Tunnel to Towers announces ceremony to commemorate service members who died in War on Terror

US Navy brothers killed during Pearl Harbor attack laid to rest

Harold and William Trapp identified, now buried at the National Memorial Cemetery of the Pacific in Honolulu with full military honors.

The Tunnel to Towers organization announced Thursday that it will commemorate the 20th anniversary of 9/11 with a reading of the name of every U.S. military service member who has fallen during the War on Terror. 

Standing on the steps of the Lincoln Memorial in Washington, D.C., Tunnel to Towers (T2T) CEO Frank Siller, joined by Reps. Lee Zeldin, R-N.Y., and Brian Mast, R-Fla., laid out plans to commemorate the milestone. 

The ceremony will take place on Veterans Day this year, and the reading will occur on the steps of the Lincoln Memorial, as well. 

Frank Siller, chairman and CEO of the Stephen Siller Tunnel to Towers Foundation, addresses a news conference at the firehouse of Engine Company 21, in New York, Monday, March 23, 2015. The first stair-climb benefit will be held at One World Trade Center in May to raise money for military veterans, two foundations, the Stephen Siller Tunnel to Towers Foundation and the Captain Billy Burke Foundation, formed after the 9/11 attacks announced Monday. (AP Photo/Richard Drew)
(The Associated Press)

“We realized that one of the biggest things, like myself, when you lose a family member is that you never forget,” Siller told Fox News. “I said ‘Oh my goodness, it’s 20 years.’ It’s about time that we read all these great heroes that sacrificed since 9/11 for this great country – that we read their names out loud.” 

The War on Terror, as termed by President George W. Bush shortly after the attack, has claimed the lives of 7,059 service members in the line of duty as the U.S. responded with military action in Afghanistan and other countries in the Middle East. 

Active military members and Gold Star family members – families who have lost a loved one in active duty – will take turns reading the names, similar to how the 9/11 memorial reading is structured.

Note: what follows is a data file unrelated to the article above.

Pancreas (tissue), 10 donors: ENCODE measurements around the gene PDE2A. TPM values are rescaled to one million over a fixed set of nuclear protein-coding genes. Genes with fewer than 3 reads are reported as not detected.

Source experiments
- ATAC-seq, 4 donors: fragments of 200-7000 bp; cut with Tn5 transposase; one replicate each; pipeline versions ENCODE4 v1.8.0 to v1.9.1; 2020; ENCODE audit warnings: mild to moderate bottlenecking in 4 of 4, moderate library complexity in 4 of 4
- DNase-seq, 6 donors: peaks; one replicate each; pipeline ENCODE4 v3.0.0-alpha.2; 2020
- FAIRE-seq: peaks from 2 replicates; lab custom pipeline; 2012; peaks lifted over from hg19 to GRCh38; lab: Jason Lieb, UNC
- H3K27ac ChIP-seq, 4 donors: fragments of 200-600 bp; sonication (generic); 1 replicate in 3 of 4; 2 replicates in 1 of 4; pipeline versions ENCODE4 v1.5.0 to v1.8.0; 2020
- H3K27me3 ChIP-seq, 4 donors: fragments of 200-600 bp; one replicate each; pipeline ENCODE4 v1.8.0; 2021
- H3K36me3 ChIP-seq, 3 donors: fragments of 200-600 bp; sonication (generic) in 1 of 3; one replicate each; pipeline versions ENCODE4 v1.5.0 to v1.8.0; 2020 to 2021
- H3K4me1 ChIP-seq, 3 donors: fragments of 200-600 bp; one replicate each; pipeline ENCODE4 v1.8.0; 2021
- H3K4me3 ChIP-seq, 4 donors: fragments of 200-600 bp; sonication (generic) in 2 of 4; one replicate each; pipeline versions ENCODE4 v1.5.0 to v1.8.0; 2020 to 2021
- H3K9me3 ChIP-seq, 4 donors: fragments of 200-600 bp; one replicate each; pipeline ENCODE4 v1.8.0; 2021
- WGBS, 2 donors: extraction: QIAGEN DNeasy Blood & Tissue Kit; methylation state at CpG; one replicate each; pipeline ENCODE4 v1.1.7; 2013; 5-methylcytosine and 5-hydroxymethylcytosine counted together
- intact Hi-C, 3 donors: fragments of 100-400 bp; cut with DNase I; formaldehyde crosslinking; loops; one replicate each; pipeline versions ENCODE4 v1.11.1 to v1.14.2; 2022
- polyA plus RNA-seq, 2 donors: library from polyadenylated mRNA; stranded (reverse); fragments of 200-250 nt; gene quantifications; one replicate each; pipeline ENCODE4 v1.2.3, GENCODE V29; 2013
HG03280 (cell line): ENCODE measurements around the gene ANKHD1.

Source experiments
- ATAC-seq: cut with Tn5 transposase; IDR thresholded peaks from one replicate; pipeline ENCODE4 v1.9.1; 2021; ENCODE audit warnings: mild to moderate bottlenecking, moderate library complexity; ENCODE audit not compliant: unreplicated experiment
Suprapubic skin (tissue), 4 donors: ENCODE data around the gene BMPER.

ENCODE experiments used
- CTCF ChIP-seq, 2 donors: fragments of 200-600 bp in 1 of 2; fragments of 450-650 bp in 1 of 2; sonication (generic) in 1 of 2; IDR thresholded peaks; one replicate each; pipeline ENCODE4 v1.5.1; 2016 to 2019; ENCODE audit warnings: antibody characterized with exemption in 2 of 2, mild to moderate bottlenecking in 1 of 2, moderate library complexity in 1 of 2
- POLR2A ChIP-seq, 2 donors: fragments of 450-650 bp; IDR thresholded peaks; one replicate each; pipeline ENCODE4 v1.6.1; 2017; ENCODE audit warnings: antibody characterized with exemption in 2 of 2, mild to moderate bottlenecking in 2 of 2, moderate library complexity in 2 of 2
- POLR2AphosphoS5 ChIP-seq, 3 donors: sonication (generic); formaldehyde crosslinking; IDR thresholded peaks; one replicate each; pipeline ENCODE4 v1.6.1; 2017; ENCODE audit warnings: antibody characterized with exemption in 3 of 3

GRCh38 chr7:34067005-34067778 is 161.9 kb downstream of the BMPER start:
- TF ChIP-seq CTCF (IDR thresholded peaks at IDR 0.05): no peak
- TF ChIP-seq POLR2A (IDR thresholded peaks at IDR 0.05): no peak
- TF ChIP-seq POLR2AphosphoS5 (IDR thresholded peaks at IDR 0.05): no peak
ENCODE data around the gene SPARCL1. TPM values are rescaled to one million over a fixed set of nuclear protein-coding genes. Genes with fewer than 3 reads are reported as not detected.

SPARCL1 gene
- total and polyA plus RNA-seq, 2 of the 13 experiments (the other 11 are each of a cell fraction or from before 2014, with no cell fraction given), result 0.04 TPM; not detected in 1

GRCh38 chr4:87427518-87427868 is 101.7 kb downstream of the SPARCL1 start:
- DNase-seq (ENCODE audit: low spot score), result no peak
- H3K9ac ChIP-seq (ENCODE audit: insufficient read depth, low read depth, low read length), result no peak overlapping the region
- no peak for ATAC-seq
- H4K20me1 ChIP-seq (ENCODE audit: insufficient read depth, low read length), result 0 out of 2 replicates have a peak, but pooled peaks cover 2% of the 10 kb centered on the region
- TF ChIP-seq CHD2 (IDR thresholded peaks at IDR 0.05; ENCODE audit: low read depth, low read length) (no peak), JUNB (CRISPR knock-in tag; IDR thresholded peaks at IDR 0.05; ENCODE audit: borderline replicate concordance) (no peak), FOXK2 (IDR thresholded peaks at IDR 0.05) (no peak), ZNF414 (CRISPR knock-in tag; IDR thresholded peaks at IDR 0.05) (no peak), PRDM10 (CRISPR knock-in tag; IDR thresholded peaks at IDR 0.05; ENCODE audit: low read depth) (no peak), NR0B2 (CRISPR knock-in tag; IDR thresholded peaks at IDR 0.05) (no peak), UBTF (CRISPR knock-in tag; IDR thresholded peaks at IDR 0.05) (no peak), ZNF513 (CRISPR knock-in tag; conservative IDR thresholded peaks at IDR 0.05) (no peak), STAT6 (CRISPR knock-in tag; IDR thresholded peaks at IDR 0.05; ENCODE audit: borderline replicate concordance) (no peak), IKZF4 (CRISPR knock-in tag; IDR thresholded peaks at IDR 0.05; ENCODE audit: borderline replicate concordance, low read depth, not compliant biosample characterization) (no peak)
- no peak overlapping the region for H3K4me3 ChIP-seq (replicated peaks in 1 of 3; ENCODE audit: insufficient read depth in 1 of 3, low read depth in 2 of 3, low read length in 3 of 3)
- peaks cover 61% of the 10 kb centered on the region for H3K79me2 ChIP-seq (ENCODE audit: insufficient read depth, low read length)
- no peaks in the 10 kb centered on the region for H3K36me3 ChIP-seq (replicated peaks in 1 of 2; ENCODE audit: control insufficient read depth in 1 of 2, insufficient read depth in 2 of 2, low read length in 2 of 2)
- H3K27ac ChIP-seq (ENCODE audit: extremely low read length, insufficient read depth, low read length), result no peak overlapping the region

The list will add any names of future service members who die on active duty. Siller said the foundation does not have plans for any reading other than the one this year and possibly at another anniversary year. 

“I think it’s very important that we do it,” Siller explained. “It’s a tremendous undertaking, and it’s something we want to do.” 

Siller said plans for the ceremony will try to hit the right tone of respect and patriotism, with some possible performances and additional tributes every hour. 

“We’re going to have a lot of great people join us,” Siller said. “It’ll be very meaningful, and we’ll have the proper, respectful manner for these great heroes.” 

In addition to this tribute, Siller also plans to make a 500-mile walk from the Pentagon to Shanksville to Ground Zero, visiting the memorials that commemorate the lives lost to the attacks on 9/11. He will commence the walk on Aug. 1 and he hopes to time his arrival for 9/11 itself.  

Siller started the Tunnel to Towers Foundation after his brother, Stephen, died along with the other 342 firefighters during the efforts to rescue and evacuate people from the Twin Towers before they collapsed. The foundation raises money to help families of severely injured or recently fallen veterans and first responders to provide them with mortgage-free homes. 

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